Attorneys representing House Speaker Bobby Harrell and state Attorney General Alan Wilson made their case before the South Carolina Supreme Court Tuesday.
The justices are considering Wilson’s appeal of a lower court ruling last month which ordered the State Grand Jury to stop investigating Harrell and instead turn an ethics complaint over to the House Ethics Committee.
The crux of Tuesday’s hearing was whether or not the Grand Jury had been investigating criminal or civil charges at the time. The Attorney General’s Office previously argued the state constitution gives it the power to investigate criminal wrongdoing by any state official. Harrell’s attorneys insist that the allegations against Harrell (who has not been charged) are civil in nature and should be handled by the Ethics Committee.
“The fact that the Grand Jury was empaneled… is not in itself evidence of any criminal activity,” Harrell’s attorney Bobby Stepp argued.
However the AG’s Office maintained that state law bans it from commenting on the ongoing Grand Jury investigation. “We’re at the beginning of this process, not the end,” Deputy Attorney General S. Creighton Waters said. “I think the (lower) judge treated it as if it… were an indictment or warrant. That’s just not the case.”
Earlier this month, the justices ruled the State Grand Jury could continue meeting during Wilson’s appeal. However, the justices rejected Wilson’s request to show them the sealed evidence from the Grand Jury proceedings (ruling he had not revealed the evidence at the lower court hearing).
But justices appeared frustrated at times that the Attorney General’s Office could not elaborate on whether or not the Grand Jury was conducting a criminal investigation. Chief Justice Jean Toal asked Waters what criminal matters were being considered by the Grand Jury.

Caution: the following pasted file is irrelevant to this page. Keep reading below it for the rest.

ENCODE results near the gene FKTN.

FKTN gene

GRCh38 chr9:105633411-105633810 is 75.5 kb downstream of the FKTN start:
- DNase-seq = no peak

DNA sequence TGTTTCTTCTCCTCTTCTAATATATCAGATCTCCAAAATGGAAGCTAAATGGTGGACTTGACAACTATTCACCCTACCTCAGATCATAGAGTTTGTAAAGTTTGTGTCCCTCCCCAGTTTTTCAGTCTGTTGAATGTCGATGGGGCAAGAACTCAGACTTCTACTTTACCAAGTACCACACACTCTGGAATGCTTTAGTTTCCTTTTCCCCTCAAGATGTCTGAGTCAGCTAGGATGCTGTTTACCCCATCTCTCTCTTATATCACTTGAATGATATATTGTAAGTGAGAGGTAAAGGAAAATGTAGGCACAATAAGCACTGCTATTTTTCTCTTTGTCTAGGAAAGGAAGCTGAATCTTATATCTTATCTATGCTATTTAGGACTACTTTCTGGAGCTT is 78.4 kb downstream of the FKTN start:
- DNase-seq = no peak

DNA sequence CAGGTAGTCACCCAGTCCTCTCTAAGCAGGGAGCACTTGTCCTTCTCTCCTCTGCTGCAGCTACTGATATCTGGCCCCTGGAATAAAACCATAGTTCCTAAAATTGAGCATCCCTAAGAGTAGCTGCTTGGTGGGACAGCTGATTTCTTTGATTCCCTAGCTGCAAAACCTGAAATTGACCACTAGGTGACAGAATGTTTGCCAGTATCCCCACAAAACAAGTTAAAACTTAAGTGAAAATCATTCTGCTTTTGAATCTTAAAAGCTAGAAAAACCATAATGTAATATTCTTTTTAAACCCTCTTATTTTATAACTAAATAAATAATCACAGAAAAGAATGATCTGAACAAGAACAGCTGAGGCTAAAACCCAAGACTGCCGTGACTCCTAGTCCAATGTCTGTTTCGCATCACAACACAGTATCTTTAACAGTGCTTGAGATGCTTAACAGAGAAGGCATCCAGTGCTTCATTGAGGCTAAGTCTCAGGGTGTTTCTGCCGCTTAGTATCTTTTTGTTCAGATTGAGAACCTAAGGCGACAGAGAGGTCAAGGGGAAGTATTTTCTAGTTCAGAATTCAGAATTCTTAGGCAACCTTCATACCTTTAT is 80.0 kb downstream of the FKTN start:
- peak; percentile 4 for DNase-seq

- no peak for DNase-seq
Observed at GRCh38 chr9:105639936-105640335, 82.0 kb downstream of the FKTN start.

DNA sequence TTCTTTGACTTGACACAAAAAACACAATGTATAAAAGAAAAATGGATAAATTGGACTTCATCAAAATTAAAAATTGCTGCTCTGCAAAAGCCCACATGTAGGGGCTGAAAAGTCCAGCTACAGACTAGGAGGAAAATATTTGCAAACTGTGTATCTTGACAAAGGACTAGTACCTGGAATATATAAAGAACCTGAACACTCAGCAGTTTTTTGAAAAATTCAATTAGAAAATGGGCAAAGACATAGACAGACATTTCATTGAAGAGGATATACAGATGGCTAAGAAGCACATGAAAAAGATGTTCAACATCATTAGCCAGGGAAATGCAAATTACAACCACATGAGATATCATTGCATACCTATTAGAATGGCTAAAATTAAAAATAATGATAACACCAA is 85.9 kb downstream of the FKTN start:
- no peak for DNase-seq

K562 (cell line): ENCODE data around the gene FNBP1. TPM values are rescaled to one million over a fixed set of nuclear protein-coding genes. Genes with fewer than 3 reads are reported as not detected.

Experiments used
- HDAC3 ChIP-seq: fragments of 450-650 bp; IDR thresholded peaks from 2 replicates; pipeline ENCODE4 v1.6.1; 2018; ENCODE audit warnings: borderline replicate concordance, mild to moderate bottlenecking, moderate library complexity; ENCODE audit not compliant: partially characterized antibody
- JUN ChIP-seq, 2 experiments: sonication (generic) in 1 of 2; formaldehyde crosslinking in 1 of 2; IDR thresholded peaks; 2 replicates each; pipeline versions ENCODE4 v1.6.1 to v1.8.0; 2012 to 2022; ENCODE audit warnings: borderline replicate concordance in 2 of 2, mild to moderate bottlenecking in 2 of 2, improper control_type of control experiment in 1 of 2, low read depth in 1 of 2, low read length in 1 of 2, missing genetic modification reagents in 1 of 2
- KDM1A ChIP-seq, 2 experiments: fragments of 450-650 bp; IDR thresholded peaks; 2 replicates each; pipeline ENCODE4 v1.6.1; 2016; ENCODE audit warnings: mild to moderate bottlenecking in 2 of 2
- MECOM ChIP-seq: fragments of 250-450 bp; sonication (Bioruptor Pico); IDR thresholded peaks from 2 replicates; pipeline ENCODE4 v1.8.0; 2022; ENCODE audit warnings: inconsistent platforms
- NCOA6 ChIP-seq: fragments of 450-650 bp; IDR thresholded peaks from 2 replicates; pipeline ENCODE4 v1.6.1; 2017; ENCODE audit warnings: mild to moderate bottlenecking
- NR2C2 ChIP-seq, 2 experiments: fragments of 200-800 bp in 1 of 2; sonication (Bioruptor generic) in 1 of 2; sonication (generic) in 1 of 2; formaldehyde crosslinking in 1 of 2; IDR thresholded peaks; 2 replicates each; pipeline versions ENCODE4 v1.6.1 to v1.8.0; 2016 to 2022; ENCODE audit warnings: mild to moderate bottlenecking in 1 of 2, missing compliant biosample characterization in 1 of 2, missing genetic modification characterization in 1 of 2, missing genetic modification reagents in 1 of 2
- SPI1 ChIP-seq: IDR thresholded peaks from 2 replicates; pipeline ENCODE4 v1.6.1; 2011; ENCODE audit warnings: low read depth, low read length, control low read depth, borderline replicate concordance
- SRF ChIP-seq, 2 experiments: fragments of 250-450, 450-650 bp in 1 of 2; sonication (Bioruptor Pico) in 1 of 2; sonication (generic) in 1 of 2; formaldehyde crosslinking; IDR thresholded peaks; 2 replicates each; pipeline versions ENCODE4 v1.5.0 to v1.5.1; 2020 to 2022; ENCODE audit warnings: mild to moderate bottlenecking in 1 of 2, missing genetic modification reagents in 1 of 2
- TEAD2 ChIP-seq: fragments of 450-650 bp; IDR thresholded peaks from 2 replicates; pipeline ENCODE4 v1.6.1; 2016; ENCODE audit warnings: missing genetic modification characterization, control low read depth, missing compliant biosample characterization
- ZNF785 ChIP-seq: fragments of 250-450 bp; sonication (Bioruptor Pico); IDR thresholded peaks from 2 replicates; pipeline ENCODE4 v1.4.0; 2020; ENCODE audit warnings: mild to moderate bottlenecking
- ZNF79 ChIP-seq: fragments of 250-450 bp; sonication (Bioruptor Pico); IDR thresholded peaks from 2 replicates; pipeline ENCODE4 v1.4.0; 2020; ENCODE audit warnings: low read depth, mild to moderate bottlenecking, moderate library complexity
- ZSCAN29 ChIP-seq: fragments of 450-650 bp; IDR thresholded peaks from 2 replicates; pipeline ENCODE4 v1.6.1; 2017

“We can’t talk about this publicly… These are secret documents,” Waters answered.
“Well, I mean, the (Attorney General) has talked about some of these matters publicly, Mr. Waters,” Toal responded back. Wilson has previously spoken about his office’s handling of the case during interviews with reporters, but has never elaborated on any criminal accusations against Harrell.
Libertarian-leaning think tank South Carolina Policy Council President Ashley Landess initially accused Harrell of using his powerful position for personal benefit, including getting a permit for his pharmaceutical business, appointing his brother to a judicial-candidate screening committee, and improperly using campaign funds to pay for a plane he uses to fly to Columbia from his home district in Charleston.
Landess filed a complaint with the Attorney General’s Office last year, sidestepping the House Ethics Committee. Landess complained that Speaker Harrell’s power in the House created a conflict of interest.
Wilson asked the State Law Enforcement Division to investigate the allegations. In January, he turned SLED’s findings over to the State Grand Jury.
Harrell has repeatedly maintained he has done nothing wrong and is the victim of politically motivated attacks on his reputation.
Stepp said the entire case has tarnished his client’s reputation. “It has clouded the atmosphere of all this case, to where everybody walking around reading the newspaper thinks he’s — if not guilty– at least suspected of criminal activity,” Stepp told the justices.
Neither Harrell nor Wilson testified before the court on Tuesday.
The justices will make a ruling at a later date. The Supreme Court does not normally announce the date when they will release a decision.